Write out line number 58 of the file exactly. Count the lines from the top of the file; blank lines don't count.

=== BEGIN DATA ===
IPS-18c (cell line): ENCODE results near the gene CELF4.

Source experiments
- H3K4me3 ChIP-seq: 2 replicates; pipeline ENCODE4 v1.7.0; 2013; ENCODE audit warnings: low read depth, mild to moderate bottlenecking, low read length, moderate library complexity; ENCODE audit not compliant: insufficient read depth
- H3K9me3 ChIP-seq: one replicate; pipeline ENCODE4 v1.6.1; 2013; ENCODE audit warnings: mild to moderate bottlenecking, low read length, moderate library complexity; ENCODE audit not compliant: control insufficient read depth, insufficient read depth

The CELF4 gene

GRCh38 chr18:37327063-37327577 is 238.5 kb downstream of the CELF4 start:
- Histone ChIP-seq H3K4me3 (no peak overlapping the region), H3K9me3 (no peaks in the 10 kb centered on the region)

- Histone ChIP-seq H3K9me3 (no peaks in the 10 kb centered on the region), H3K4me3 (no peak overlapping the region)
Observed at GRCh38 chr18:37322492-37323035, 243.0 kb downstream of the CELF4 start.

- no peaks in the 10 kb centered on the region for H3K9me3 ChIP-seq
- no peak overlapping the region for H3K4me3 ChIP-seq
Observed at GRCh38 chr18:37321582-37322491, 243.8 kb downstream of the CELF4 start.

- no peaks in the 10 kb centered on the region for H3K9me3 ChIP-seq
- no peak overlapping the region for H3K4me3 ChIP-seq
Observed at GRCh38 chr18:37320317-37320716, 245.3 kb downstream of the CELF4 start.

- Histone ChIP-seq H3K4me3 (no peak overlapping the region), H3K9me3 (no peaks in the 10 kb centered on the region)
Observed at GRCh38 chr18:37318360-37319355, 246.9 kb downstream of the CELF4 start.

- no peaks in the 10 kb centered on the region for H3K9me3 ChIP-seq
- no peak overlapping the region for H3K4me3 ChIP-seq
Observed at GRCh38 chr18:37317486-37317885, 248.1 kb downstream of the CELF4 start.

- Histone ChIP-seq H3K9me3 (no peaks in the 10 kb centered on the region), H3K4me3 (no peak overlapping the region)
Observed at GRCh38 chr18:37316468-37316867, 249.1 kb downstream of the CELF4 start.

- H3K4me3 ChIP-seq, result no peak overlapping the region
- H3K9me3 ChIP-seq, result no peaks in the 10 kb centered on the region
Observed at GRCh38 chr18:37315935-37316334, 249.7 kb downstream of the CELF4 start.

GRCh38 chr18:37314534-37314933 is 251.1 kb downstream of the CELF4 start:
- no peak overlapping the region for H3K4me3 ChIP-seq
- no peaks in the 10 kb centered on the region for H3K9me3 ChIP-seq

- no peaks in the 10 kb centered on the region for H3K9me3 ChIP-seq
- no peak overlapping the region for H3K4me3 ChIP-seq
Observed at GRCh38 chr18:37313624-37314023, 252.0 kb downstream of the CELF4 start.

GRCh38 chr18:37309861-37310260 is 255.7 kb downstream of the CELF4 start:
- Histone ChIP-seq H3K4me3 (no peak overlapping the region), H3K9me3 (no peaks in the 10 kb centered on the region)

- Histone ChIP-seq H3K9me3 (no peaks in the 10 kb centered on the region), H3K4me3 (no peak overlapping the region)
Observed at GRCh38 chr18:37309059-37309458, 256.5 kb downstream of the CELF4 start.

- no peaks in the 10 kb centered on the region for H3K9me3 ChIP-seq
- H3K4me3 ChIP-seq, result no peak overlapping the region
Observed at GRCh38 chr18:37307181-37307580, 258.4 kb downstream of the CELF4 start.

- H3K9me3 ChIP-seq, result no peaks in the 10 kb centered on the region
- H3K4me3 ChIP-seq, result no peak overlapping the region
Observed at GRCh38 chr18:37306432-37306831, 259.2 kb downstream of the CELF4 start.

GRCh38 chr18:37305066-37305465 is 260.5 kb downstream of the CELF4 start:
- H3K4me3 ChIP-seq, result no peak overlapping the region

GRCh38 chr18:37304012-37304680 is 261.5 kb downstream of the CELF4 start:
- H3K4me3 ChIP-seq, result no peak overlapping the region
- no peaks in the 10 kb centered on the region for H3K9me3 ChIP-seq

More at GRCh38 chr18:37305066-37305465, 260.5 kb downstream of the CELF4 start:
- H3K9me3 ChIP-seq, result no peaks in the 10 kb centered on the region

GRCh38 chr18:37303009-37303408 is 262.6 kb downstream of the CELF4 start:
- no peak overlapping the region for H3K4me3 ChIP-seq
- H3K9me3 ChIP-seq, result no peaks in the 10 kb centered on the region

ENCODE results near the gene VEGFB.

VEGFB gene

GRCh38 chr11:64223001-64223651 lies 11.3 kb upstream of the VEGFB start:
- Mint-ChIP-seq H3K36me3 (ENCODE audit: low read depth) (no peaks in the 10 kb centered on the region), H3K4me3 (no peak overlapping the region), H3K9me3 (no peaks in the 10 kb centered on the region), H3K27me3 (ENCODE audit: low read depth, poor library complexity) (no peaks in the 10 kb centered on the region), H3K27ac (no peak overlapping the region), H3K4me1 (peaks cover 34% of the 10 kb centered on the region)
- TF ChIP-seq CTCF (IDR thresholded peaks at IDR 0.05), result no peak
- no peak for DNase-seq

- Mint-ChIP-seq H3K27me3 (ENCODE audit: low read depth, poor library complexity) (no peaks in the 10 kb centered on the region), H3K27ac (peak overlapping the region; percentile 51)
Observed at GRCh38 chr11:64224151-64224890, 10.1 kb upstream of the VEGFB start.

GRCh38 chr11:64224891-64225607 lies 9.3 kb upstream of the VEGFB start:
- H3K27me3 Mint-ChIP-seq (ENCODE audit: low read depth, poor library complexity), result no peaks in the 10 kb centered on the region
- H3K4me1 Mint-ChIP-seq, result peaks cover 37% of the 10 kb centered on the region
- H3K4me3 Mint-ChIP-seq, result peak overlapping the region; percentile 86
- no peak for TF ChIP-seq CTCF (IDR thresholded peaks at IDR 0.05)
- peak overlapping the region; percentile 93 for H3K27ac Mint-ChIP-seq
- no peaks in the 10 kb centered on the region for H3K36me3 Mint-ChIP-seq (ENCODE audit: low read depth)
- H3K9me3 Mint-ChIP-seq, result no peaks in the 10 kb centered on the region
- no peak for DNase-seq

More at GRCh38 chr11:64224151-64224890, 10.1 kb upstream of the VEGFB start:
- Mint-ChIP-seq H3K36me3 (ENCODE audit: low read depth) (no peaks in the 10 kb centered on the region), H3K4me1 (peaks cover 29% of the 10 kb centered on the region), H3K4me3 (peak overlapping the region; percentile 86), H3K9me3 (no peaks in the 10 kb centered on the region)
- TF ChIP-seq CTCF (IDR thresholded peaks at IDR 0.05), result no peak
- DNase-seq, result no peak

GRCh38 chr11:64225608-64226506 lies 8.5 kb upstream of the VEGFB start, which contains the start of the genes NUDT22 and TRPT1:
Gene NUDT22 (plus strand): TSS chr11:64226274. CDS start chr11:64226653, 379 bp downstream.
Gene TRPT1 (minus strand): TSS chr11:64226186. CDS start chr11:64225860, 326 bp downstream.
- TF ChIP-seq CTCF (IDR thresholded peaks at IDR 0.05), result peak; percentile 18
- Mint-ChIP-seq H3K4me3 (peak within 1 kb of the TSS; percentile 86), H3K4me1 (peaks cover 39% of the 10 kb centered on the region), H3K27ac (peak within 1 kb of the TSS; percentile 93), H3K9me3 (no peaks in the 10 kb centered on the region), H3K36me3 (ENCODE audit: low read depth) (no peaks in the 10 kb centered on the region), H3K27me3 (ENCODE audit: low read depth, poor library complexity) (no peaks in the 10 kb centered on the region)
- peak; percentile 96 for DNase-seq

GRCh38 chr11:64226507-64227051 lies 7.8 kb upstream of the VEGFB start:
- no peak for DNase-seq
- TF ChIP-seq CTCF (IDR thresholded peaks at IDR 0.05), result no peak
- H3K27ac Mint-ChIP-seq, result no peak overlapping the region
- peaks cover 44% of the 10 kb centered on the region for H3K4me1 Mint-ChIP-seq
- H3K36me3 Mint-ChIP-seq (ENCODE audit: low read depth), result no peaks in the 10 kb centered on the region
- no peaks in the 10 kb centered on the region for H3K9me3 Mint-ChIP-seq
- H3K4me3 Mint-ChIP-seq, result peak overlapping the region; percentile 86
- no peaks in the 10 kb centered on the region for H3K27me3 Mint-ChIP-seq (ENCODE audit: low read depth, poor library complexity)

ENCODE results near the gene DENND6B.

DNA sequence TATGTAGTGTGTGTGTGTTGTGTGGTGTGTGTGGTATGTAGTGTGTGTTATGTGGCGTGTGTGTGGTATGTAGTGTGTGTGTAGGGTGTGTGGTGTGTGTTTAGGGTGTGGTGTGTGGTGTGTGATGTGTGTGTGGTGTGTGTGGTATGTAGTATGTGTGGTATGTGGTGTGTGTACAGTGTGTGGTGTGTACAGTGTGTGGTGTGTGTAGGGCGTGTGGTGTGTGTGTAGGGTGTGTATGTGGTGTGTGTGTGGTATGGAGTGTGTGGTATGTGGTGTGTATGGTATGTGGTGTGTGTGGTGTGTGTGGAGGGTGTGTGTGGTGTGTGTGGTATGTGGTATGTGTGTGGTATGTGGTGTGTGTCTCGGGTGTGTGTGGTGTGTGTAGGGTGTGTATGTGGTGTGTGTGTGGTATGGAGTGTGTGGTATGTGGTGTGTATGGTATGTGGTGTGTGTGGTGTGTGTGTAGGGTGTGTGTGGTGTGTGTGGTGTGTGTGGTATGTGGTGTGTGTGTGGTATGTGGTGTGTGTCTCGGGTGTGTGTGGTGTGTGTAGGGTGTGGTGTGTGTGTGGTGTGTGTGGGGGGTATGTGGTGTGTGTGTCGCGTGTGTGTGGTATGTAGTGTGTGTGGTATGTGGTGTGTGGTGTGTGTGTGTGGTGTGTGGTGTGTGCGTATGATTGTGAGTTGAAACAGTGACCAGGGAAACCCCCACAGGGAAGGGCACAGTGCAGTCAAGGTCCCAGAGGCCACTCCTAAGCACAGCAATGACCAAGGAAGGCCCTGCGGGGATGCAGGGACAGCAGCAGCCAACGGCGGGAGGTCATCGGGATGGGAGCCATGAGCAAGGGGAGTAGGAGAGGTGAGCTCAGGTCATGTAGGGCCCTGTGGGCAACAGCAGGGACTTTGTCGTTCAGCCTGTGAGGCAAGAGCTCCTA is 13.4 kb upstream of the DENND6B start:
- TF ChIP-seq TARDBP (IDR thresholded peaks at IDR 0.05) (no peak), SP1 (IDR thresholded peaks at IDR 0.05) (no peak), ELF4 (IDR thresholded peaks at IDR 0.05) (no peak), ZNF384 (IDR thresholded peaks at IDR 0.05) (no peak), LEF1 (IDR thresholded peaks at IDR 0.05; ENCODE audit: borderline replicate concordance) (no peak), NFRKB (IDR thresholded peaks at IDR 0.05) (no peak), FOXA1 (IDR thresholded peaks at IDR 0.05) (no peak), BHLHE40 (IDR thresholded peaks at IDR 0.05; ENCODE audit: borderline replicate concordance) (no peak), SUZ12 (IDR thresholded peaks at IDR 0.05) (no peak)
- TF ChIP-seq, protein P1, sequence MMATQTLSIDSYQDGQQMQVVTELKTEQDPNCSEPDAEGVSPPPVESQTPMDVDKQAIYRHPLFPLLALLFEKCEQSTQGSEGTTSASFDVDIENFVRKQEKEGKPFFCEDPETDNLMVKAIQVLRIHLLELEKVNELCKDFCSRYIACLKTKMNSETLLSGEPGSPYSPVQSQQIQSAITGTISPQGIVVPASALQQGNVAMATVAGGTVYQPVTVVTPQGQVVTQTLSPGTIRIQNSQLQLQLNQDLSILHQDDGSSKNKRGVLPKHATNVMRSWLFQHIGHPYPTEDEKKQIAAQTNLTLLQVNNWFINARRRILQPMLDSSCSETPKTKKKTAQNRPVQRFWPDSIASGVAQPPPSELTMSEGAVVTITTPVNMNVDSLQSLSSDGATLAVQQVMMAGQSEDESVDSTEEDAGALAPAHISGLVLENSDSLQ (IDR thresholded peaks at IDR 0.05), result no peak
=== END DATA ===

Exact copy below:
- Mint-ChIP-seq H3K27me3 (ENCODE audit: low read depth, poor library complexity) (no peaks in the 10 kb centered on the region), H3K27ac (peak overlapping the region; percentile 51)